How to Treat Hairballs

You do not have to watch idly while your cat struggles with hairballs.

Hairballs, or trichobezoars, generally cause vomiting of a non-serious nature.  They can, however, cause serious obstructions that require surgical removal. Other side effects include constipation and lack of appetite. Hairball prevention is essential to the good health of your cat.

Why hairballs happen

Your cat will spend an inordinate amount of time grooming himself with his tongue. There is nowhere for the loose hair to go but into his digestive system. Your cat's fur does not break down and requires a diet high in fiber to allow it to pass through his intestines.

What you can do

There are a number of ways for you to prevent or lessen hairball production in your pet. Regular brushings will remove some of your cat's loose hair, but certain cats will require commercial hairball prevention preparations.

Hairball preparations.

These typically come in a tube and have a gel-like consistency. You can purchase them from your veterinarian, local pet store or supermarket.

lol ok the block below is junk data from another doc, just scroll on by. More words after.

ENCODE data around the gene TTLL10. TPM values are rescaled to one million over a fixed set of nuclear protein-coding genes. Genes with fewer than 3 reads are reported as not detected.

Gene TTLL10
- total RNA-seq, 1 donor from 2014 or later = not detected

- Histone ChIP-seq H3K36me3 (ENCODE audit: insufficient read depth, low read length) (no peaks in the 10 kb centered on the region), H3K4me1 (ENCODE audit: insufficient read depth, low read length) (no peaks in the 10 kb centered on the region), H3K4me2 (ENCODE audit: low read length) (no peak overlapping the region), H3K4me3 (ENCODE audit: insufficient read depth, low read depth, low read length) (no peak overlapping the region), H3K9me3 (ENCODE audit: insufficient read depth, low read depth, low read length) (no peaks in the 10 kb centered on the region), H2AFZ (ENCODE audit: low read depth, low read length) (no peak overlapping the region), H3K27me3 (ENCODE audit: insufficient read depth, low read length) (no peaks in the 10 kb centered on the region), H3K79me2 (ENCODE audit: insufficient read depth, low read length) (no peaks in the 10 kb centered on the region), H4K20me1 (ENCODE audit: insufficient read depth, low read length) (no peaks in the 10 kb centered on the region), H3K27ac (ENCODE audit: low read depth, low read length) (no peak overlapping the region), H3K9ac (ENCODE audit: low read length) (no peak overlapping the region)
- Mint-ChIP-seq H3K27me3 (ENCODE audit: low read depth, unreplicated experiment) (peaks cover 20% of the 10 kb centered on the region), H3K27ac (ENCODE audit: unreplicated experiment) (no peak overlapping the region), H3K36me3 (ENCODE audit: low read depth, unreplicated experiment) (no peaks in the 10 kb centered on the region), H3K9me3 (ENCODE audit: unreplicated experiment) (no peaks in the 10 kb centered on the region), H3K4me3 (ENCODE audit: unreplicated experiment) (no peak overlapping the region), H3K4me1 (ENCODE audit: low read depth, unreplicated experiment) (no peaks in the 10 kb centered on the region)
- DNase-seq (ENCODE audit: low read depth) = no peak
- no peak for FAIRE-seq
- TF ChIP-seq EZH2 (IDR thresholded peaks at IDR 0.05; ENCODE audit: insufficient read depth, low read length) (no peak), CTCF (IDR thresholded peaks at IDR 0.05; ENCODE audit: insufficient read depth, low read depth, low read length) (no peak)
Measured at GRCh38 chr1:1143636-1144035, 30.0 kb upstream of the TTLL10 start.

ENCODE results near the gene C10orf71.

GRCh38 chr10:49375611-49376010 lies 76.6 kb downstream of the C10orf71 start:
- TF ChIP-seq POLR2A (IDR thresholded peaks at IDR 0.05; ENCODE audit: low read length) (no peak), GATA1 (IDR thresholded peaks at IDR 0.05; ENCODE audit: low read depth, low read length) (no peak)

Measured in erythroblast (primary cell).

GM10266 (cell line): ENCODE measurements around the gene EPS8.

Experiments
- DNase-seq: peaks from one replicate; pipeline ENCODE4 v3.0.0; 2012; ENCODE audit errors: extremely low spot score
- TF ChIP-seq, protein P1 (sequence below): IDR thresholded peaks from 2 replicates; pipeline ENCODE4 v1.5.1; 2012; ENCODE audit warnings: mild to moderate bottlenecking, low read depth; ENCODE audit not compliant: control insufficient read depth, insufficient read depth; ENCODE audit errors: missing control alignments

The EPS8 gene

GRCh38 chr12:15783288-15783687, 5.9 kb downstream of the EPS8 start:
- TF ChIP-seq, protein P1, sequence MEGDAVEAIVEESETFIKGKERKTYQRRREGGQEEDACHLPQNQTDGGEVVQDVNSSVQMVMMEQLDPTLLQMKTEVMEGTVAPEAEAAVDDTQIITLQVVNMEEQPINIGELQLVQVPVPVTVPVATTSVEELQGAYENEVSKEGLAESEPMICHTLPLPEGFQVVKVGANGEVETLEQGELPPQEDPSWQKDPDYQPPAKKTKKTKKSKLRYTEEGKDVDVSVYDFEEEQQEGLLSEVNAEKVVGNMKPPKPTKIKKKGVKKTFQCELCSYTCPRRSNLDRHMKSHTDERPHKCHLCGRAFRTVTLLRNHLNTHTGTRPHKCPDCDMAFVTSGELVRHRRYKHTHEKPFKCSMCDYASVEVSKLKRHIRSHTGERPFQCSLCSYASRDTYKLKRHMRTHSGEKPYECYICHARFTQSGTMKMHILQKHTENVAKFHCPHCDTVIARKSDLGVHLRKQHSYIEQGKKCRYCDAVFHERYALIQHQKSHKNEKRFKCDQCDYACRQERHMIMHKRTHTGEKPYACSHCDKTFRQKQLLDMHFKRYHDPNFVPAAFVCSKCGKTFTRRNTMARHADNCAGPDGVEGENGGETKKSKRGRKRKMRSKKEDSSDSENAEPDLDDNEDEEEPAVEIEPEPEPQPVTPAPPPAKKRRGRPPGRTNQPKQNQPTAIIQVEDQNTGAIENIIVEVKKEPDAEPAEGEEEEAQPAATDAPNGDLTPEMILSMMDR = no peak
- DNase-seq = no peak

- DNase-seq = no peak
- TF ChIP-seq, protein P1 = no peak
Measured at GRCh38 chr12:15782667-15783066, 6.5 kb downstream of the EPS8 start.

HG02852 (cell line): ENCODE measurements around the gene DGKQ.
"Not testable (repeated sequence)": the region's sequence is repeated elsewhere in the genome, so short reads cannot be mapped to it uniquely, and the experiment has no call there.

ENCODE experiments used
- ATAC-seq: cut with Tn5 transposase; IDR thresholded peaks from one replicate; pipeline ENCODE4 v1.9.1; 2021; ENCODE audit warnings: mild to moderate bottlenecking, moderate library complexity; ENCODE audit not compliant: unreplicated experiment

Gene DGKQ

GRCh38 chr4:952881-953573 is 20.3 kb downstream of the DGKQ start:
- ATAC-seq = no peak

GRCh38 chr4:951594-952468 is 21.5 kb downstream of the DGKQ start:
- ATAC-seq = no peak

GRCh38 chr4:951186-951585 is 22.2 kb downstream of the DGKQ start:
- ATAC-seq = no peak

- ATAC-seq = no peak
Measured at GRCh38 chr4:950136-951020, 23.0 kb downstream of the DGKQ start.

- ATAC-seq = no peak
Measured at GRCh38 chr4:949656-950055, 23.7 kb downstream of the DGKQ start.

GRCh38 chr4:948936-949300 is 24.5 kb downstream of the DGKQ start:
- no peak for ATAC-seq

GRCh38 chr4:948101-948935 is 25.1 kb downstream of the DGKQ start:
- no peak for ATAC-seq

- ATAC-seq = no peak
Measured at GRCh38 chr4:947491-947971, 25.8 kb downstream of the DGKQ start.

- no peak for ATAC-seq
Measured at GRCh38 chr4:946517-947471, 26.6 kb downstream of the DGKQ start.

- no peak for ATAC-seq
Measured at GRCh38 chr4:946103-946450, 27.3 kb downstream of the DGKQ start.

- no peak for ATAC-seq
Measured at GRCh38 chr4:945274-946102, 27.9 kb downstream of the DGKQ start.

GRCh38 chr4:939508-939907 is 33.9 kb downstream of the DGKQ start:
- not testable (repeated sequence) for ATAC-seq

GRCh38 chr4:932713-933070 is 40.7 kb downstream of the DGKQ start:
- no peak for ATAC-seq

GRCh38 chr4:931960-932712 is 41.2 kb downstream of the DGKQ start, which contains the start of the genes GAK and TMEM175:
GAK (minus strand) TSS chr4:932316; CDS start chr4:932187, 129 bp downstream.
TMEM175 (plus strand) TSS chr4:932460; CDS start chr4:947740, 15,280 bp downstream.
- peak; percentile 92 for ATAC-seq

Specialty dry foods.

Many companies offer dry foods that are made especially for hairball prevention. Look for cat formulas labeled "Hairball Remedy" or "Hairball Relief." Be sure that the formula contains at least 8% crude fiber or it will not be effective for hairball prevention.  These formulations will cost you a bit more but are worth the extra money for the welfare of your cat.

Hartz® Hairball Remedy Plus™ for Cats & Kittens Paste
Hartz® Hairball Remedy Plus™ for Cats & Kittens Soft Chews

Grow your own fiber.

If you have the time and space, consider growing your own wheat, rye or oats in a pot for your cat to nibble on at his leisure.  This should provide your cat with all of the fiber he needs.

No matter what method you choose, hairball prevention through diet and proper grooming is vital to your cat’s health.